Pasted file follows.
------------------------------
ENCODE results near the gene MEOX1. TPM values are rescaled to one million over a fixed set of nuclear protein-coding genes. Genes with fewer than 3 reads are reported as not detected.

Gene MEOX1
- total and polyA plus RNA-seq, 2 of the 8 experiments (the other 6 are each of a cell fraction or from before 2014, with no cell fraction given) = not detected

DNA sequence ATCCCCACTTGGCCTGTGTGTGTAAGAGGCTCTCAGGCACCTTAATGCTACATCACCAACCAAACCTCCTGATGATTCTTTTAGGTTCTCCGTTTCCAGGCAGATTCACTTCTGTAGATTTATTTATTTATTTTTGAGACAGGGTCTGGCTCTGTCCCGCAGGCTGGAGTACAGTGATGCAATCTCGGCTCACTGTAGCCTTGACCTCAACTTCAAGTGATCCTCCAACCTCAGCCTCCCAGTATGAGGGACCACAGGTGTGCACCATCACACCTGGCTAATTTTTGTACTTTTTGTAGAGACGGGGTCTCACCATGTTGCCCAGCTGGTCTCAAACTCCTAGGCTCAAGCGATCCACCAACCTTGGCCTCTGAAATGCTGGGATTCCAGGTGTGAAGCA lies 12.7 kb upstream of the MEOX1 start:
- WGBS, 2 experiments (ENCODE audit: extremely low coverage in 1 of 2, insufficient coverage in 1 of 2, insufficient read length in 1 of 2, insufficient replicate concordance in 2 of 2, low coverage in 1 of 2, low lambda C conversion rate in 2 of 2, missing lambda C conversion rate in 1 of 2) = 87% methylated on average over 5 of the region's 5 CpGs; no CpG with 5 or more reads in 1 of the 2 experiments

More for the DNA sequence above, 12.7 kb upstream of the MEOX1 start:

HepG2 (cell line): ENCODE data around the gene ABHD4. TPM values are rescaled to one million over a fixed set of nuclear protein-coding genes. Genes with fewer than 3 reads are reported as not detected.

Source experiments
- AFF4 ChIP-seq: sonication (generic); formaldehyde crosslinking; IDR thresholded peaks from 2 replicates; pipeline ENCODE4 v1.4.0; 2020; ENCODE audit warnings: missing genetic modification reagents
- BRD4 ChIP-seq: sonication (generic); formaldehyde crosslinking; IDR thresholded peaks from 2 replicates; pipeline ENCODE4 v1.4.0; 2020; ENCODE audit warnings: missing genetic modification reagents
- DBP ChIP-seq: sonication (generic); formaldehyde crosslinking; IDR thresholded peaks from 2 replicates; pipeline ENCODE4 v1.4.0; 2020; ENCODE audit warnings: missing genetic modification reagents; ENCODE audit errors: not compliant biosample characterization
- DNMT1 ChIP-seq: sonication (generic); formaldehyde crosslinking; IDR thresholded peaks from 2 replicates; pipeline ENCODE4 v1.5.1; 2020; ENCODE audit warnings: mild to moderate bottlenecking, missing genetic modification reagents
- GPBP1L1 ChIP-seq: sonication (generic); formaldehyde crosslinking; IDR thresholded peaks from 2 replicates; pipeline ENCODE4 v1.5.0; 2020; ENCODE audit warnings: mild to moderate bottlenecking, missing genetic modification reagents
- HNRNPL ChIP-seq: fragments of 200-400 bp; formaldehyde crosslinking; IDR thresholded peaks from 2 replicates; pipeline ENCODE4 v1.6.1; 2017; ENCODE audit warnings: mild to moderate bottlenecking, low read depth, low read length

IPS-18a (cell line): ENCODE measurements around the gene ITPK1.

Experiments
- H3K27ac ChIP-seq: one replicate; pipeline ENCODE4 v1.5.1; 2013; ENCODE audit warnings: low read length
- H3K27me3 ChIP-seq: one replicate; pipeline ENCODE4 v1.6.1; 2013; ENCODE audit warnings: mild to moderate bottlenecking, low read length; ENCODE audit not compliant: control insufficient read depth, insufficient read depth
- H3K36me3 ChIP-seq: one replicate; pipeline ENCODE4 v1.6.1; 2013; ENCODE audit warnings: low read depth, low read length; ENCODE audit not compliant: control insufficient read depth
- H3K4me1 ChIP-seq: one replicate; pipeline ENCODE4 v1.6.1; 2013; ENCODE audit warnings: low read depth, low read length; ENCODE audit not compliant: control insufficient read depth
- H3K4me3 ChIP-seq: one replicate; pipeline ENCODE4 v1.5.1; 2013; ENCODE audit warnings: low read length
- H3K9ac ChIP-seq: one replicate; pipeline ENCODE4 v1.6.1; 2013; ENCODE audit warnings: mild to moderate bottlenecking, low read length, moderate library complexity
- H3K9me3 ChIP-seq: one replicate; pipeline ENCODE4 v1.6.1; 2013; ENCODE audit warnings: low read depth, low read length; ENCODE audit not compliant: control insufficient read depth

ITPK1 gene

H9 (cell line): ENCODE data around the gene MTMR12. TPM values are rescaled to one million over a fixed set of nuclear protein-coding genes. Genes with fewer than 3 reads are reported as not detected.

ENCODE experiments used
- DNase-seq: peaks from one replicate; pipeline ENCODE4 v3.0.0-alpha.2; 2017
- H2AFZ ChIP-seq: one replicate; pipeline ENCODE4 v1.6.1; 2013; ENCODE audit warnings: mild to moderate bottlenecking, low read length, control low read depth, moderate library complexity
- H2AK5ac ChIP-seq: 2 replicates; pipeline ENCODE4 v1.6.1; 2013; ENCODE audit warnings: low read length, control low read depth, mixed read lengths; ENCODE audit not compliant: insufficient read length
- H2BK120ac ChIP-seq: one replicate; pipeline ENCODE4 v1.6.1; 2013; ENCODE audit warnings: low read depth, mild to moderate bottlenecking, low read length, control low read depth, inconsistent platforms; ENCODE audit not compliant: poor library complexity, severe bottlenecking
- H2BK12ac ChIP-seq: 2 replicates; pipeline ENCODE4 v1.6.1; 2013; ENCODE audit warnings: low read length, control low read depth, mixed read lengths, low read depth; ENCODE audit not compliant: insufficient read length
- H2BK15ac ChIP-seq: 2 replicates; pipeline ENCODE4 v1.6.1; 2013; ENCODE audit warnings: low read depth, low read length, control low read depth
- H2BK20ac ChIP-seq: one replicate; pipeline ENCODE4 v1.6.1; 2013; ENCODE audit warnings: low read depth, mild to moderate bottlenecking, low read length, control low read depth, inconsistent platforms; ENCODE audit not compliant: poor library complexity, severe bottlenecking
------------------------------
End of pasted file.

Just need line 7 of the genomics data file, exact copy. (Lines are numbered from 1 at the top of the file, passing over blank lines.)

HepG2 (cell line): ENCODE data around the gene ABHD4. TPM values are rescaled to one million over a fixed set of nuclear protein-coding genes. Genes with fewer than 3 reads are reported as not detected.